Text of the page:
Welcoming your baby into the world is an incredible experience but it can also be very unpredictable – you may have a birth plan in mind, but your little treasure could arrive early or late and sometimes in a dramatic fashion.
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The royal family have also experienced some tricky births over the years, from premature babies, to surprise home births and super long labours. They really are just like us when it comes to welcoming their newborns. Below, we reveal the dramatic childbirth stories of four royal mums…
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The Countess of Wessex's delivery of Lady Louise Windsor
Prince Edward's wife Sophie experienced quite a traumatic birth with her daughter Louise – now age 17 - who was born a month early.
Unlike her royal counterparts, Sophie chose not to give birth to her babies at a London hospital such as St Mary's or The Portland, instead opting for a hospital close to home: Frimley Park in Surrey. Lady Louise arrived into the world by emergency caesarean section at 11.32pm on Saturday 8th November, weighing 4lbs 9oz.
The official announcement read: "Her Royal Highness and her daughter are both stable. As a purely precautionary measure, the baby was taken to the regional neonatal unit at St George's Hospital, Tooting."
Countess Sophie had a tough time with her first birth
We know the premature birth of Louise was a shock to Sophie, as she spoke of the experience at a reception in India in 2019 while referring to a film highlighting the fight to tackle blindness in premature babies.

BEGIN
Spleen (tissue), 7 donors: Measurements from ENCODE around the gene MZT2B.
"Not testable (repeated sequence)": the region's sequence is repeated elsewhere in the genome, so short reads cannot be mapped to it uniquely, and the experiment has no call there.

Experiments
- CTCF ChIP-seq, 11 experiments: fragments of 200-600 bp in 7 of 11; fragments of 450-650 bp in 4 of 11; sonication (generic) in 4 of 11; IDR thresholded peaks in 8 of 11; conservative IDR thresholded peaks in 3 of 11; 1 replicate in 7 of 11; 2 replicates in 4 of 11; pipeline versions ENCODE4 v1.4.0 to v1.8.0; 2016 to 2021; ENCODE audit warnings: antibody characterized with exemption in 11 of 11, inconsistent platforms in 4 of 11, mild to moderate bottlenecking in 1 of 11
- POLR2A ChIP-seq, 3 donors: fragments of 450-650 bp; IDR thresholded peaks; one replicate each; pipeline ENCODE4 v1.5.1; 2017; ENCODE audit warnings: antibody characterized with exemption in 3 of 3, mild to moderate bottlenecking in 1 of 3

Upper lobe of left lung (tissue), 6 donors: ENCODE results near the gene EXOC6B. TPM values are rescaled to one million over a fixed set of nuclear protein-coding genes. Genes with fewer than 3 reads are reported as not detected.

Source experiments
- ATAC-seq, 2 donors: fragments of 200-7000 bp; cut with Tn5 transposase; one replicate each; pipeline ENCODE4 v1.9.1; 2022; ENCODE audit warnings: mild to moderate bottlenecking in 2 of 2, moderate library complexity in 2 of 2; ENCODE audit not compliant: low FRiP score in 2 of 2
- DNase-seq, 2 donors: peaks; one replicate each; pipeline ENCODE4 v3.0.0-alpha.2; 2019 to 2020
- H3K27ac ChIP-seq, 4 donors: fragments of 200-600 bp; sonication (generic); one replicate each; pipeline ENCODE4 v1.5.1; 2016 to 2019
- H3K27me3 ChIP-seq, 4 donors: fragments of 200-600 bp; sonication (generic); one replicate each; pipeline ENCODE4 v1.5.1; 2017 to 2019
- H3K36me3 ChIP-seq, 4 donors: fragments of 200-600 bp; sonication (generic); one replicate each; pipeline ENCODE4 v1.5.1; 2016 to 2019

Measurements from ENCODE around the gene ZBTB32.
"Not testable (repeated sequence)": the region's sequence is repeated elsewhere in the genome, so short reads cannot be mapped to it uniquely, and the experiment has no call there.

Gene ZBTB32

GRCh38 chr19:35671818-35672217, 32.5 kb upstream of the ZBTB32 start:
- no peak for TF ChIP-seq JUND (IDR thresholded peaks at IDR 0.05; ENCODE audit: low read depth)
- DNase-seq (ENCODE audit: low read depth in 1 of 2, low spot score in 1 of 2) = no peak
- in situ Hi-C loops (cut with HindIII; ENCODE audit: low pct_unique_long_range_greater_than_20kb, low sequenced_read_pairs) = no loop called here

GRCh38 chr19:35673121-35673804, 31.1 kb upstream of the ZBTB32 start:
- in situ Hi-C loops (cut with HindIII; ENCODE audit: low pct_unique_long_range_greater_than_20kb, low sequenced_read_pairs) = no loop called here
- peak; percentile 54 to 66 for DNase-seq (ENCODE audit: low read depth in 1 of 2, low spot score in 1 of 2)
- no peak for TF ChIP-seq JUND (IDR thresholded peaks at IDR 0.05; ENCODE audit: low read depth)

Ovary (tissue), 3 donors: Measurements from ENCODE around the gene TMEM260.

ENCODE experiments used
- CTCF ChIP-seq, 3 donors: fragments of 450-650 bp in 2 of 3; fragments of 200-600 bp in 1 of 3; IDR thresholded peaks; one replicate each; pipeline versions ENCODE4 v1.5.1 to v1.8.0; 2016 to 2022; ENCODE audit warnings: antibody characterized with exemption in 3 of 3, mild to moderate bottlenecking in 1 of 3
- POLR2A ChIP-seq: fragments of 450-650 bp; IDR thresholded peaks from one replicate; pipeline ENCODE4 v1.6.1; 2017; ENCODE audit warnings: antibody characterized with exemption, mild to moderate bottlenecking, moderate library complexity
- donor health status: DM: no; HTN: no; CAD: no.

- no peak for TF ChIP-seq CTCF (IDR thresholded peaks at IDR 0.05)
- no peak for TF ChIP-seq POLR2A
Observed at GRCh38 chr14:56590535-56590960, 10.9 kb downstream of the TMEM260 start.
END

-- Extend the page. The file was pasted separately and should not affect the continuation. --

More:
She said: "This is the third time I have seen this film A Life with Sight and each time I see it, it makes me cry. My daughter, Louise, was born prematurely and so every time I see anything to do with premature babies, it takes me back to those early days, the shock of her early arrival, and then the realisation that she had a sight issue, which we would have to manage."
Sophie came close to death during the emergency caesarean after she lost nine pints of blood through internal bleeding.
While baby Louise received specialist care at St George's Hospital, Sophie had to remain 35 miles away in Frimley Hospital, Surrey, for another 16 days. The separation from her firstborn and recovery from the birth was undoubtedly a difficult and upsetting period for the royal.
In 2014, The Mail reported on a return trip that Sophie made to Frimley Hospital to open the hospital’s new neonatal unit. She said: "The service you can provide can literally make the difference between life and death. I can attest to that."
Zara Tindall's delivery of Lucas Tindall
Zara and Mike Tindall's third child, Lucas, now seven months, gave the couple quite the surprise with his speedy arrival at their home in Gatcombe Park on Sunday 21 March, weighing 8lbs 4oz.
Dad Mike revealed how his wife gave birth to their son on the bathroom floor as there wasn't enough time to get to hospital.
Zara and Mike Tindall
Speaking on The Good, The Bad & The Rugby podcast, he said: "Sunday got even better because a little baby boy arrived at my house," adding how little Lucas, "Arrived very quickly. Didn’t make it to hospital. On the bathroom floor."
He told listeners: "So yeah, it was running to the gym, get a mat, get into the bathroom, get the mat on the floor, towels down, brace, brace, brace."